Crypto lender Exactly Protocol has suffered a hack, reportedly resulting in the loss of as much as $12 million.
The decentralized credit market, which operates on the Optimism network, was targeted by a bridge exploit, CoinDesk reported Friday (Aug. 18), citing information from blockchain security firm De.Fi.
The hacker utilized an exploiter contract on Ethereum to move deposits to Optimism and then bridged the stolen funds back to Ethereum, according to the report. The hack resulted in an estimated loss of 7,160 ether (ETH), equivalent to $12.04 million at current prices.
Exactly Protocol said in a Friday (Aug. 18) tweet: “We’re actively investigating a security issue within our protocol. To ensure user safety, the protocol is temporarily paused (you can still withdraw assets). Our team is on top of this and will share more details ASAP.”
Following the hack, Exactly Protocol’s native governance token, EXA, experienced a decline of over 12%, according to the CoinDesk report.
This incident highlights the vulnerability of cross-chain bridges, which have become a popular target for hackers due to their relatively new technology, the report said. Bridge hacks have been a persistent issue, with Chainalysis reporting that over $2 billion was lost to such attacks last year.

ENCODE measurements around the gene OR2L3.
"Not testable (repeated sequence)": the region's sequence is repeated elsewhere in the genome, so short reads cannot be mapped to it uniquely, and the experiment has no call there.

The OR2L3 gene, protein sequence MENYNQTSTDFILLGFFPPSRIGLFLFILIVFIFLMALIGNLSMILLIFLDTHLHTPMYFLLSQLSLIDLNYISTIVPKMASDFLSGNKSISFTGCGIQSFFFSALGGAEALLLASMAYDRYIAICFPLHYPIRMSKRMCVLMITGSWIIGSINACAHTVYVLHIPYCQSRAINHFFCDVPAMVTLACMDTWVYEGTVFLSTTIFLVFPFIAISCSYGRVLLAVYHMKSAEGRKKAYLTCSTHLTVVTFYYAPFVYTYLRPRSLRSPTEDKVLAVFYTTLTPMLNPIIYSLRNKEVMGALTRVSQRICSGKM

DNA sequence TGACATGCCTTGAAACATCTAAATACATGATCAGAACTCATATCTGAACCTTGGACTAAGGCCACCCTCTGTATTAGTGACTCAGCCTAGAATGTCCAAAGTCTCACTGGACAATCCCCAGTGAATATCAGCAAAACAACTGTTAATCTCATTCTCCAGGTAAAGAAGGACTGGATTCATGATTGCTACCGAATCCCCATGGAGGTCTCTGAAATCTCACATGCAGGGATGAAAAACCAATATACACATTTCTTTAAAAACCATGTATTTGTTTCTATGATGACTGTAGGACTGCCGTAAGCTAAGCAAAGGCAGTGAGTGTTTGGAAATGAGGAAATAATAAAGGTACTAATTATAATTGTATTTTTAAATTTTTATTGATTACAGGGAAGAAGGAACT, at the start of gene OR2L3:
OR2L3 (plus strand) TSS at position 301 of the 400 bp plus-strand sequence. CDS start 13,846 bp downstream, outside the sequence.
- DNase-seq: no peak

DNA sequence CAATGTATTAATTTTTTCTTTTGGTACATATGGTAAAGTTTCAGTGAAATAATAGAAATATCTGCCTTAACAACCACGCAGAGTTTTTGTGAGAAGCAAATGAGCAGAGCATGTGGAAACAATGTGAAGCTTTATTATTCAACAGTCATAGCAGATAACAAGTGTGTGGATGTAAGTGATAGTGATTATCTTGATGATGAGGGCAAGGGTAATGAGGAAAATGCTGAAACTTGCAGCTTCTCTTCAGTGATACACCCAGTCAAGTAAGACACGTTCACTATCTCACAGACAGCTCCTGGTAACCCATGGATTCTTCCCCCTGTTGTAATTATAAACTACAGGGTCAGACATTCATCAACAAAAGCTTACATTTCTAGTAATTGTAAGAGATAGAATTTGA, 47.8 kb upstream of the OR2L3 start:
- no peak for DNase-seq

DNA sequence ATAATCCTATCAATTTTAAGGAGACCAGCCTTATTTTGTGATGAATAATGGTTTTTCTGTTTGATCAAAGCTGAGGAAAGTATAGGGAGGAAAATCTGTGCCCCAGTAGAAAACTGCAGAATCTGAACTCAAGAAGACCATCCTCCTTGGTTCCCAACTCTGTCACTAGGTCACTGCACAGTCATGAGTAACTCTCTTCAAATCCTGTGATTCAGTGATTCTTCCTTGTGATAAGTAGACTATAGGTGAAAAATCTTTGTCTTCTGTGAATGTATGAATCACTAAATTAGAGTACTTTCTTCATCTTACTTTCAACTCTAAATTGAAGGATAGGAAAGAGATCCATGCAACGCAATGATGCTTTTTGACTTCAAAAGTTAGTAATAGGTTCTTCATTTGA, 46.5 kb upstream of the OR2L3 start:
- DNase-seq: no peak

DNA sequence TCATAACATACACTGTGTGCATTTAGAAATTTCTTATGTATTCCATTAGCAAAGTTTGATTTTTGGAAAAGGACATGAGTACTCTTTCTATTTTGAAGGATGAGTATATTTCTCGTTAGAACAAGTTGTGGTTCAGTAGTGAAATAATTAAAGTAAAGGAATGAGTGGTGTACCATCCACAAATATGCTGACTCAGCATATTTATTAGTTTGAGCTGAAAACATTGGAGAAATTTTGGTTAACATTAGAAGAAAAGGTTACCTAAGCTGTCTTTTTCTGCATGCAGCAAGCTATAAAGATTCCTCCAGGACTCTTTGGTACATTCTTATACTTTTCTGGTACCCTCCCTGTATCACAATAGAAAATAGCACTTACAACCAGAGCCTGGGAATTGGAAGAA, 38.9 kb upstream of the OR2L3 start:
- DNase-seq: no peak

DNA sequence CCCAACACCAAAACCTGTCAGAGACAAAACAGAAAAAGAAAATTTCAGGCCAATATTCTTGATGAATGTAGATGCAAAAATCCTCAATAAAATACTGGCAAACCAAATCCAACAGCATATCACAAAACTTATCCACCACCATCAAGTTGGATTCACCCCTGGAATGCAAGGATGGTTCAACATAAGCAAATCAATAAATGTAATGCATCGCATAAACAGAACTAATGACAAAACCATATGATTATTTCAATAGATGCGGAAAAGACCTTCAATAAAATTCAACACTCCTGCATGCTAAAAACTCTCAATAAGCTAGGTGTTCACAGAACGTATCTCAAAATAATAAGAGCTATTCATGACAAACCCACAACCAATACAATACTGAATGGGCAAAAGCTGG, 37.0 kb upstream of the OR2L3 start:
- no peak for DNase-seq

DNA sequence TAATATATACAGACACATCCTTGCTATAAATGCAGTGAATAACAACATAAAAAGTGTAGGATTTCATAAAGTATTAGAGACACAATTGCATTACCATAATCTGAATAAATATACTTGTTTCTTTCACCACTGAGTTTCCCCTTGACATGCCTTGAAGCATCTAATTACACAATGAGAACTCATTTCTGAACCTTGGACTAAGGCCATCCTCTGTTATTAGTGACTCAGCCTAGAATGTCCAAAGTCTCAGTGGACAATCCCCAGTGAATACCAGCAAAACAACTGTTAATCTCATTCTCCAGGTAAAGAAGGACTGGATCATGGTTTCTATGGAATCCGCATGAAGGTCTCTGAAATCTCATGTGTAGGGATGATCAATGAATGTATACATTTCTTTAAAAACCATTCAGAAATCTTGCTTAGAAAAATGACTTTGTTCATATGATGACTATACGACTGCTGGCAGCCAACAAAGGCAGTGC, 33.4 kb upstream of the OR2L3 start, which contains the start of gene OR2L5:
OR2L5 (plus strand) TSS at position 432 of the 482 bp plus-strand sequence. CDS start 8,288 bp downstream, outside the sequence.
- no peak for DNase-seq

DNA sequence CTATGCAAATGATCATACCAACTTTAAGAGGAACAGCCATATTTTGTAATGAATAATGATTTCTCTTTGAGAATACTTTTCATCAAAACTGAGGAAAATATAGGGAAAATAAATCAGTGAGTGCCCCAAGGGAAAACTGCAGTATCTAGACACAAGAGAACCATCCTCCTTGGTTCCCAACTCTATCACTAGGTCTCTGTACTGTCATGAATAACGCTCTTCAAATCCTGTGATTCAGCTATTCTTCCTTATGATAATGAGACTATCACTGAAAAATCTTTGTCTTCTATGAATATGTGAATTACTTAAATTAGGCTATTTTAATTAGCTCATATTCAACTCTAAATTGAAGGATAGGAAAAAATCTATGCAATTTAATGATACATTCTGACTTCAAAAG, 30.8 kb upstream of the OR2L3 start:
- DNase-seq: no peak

Sixty-four percent of the losses suffered by decentralized finance (DeFi) actors in 2022 came from cross-chain bridge protocols, Chainalysis said in February.
Cross-chain bridge protocols let users move their cryptocurrency assets from one blockchain to another, PYMNTS reported at the time. This is done by locking user assets into a smart contract on the original chain and then mining an equivalent asset value on the second chain — in effect, turning the smart contracts into centralized repositories of funds used to back the assets on the new chain. That makes them ripe for bad actors and hackers to pillage if any weak spots in the code exist and can be exploited.
In one hack, the cross-chain payments bridge of Binance’s BNB Chain blockchain suffered a loss of $570 million in cryptocurrency. The exchange was able to contact the controlling validator who runs the proof-of-stake blockchain and get them to halt it briefly, so the thieves were only able to make off with $100 million.